I nod slightly to the faceless woman at the desk and continue up to floor 47. I attend our meeting; I am commended for following my programming so dutifully. My bosses programming, of course, tells me I might become more successful on my next review. I quell hope, there’s no room for that.

Neatly and precisely I repack my belongings to ensure I have everything. At the desk a woman tries to say some pre-packaged departing words, but CNN has an article on our brother-company so she is just white noise behind my phone.

I walk until my little blue circle arrives at the big grey square train station and am alerted. I hand them my return ticket and try to find a seat as far from children as possible. Four rows from the main door, no one sits on any side, I throw my bag on top and plug my phone into the outlet.

Halfway through an article on BBC’s website I’m disturbed by the commotion of someone stuffing their bag next to mine. It’s a girl, probably mid-twenties. I tried ignoring her piercing blue eyes, tried disregarding her smell of cigarettes and flowers.

“Hey there!” she said with a big smile. I nod, glancing down at my phone, trying very hard not to notice her flowered dress and how it folded so nicely to the contours of her body.

She plopped down across from me, fixed her strawberry blonde hair and unfolded a piece of gum. “Want one?” I disregard the smell of cinnamon thrust underneath my nose. I merely nod again.

“Humph, your loss.” She giggled, “I’m Daisy.” She tilted her head waiting on a response. I simply glance up and nod.

“Not much of a talker, are you?” She smiled again, my programming was actively searching for flaws, perhaps her teeth didn’t line up quite right, or maybe she was pigeon-toed.

“I’m, I’m Jon, nice to meet you.” I reply and force a smile, I immediately try to tune out the sweet piping of her voice. I’m reading an article on a CEO who was hired against my better judgment, and no surprise, he was a mess. Embezzlement, gluttony, sloth, nepotism, sexual harassment.

“Whatcha doing, Jon?” said Daisy, she tilted my phone down obscuring the article with a hot-pink nail. My programming designated this to be research time or possibly a nap, I didn’t have any scheduled interactions the rest of the day.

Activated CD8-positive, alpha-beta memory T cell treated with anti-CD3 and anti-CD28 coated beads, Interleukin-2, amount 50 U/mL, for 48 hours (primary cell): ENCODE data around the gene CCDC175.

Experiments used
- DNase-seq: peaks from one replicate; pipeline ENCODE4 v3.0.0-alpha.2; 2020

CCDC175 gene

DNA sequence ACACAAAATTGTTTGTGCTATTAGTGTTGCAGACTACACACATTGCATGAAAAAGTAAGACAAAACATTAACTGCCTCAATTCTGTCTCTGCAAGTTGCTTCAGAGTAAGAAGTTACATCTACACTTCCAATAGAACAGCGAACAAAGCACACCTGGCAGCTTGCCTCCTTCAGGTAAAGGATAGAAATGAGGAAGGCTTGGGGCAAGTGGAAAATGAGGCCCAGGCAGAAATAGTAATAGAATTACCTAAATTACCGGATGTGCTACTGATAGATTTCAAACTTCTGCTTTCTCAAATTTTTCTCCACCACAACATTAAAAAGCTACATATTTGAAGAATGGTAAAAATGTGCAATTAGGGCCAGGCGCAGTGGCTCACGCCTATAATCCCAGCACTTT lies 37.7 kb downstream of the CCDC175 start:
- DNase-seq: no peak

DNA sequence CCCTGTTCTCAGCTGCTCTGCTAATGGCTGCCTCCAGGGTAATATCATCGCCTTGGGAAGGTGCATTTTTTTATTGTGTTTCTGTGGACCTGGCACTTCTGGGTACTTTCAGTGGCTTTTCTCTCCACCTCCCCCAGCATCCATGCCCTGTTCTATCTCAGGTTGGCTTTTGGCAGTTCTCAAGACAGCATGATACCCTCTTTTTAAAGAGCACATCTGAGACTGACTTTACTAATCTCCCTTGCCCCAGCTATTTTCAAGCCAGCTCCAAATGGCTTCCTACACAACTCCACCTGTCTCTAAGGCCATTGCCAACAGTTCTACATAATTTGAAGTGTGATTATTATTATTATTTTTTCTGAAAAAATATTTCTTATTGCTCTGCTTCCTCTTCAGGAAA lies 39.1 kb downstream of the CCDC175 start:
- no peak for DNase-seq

“I’m reading an article about my job.” I curtly answer then return to avoiding her gaze.

“Oh yeah, what’s your job, Jon?” She asked.

“You wouldn’t understand.” Too much interaction.

“Why’s that? I’m not as smart as you because I’m not wearing some big dumb suit?” She teased playfully. The truth was that yes, her outward appearance told my programming that odds are she wouldn’t understand.

“It’s a long train ride, we might as well chat, try me.” She clicked her gum with matching pink lips.

“I wrote an algorithm that, along with a test I developed, can determine the efficiency of someone stepping into a major role, such as CEO or COO, of a company.” I explain to a vacant look in her lively blue eyes. “Told you.”

“I get it, you wrote a personality test, big whoop.”

“It’s more than a personality test, it’s constantly being updated and developed to be more efficient with the changing workplace environment and technology, as well as factoring in background information on each individual subject.”

“Oh, so a fancy personality test.” Daisy laughed, it was a sweet and beautiful laugh and it annoyed me to no end. She did not understand, she had flawed programming. She most likely had inattentive weak-willed parents of some wealth that allowed a moderately comfortable lifestyle without having to actually strive for anything.

I looked back down at my phone.

“So what do you do for fun?” Daisy asked. I tell her that is fun. She purses her lips. It looks like chewed up pink bubble gum, I ignore it. I look back down to my phone, I check Forbes, I check CNN. Daisy is persistent.

“Do you have an app?” Daisy asked with a smile. “Let’s see if I can run a company!”

I wanted to tell her right off that, no she couldn’t, I didn’t need my test to know that. I also felt very uncomfortable, so I slowly looked up. “I never want to create an app for it; the algorithm exists only in my head, and is why I’m valuable and successful.” I say with some pride that escapes my programming.

“How bout you give me the test right here then?” Daisy says, and again smiles. I try to ignore her smile; she smiles with her whole face. Her electric blue eyes smile, I am disregarding it. Her smell still curls around my nose unwelcome; it’s the smell of a field after a rain, the smell of flowers before you see them.

“No.” I say and look back down to my phone. I have stocks to check and psychology blogs to catch up on. I need to be better. More efficient. More successful.